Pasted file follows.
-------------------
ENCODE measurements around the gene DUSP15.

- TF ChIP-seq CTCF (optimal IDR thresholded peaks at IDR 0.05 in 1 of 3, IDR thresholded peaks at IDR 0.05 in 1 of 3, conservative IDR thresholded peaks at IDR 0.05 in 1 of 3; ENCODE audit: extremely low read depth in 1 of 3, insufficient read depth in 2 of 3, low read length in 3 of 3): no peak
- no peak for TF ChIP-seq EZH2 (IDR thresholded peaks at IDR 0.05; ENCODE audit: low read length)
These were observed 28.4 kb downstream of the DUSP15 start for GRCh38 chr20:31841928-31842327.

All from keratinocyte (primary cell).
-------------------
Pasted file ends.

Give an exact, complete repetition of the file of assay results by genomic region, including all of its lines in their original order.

ENCODE measurements around the gene DUSP15.

- TF ChIP-seq CTCF (optimal IDR thresholded peaks at IDR 0.05 in 1 of 3, IDR thresholded peaks at IDR 0.05 in 1 of 3, conservative IDR thresholded peaks at IDR 0.05 in 1 of 3; ENCODE audit: extremely low read depth in 1 of 3, insufficient read depth in 2 of 3, low read length in 3 of 3): no peak
- no peak for TF ChIP-seq EZH2 (IDR thresholded peaks at IDR 0.05; ENCODE audit: low read length)
These were observed 28.4 kb downstream of the DUSP15 start for GRCh38 chr20:31841928-31842327.

All from keratinocyte (primary cell).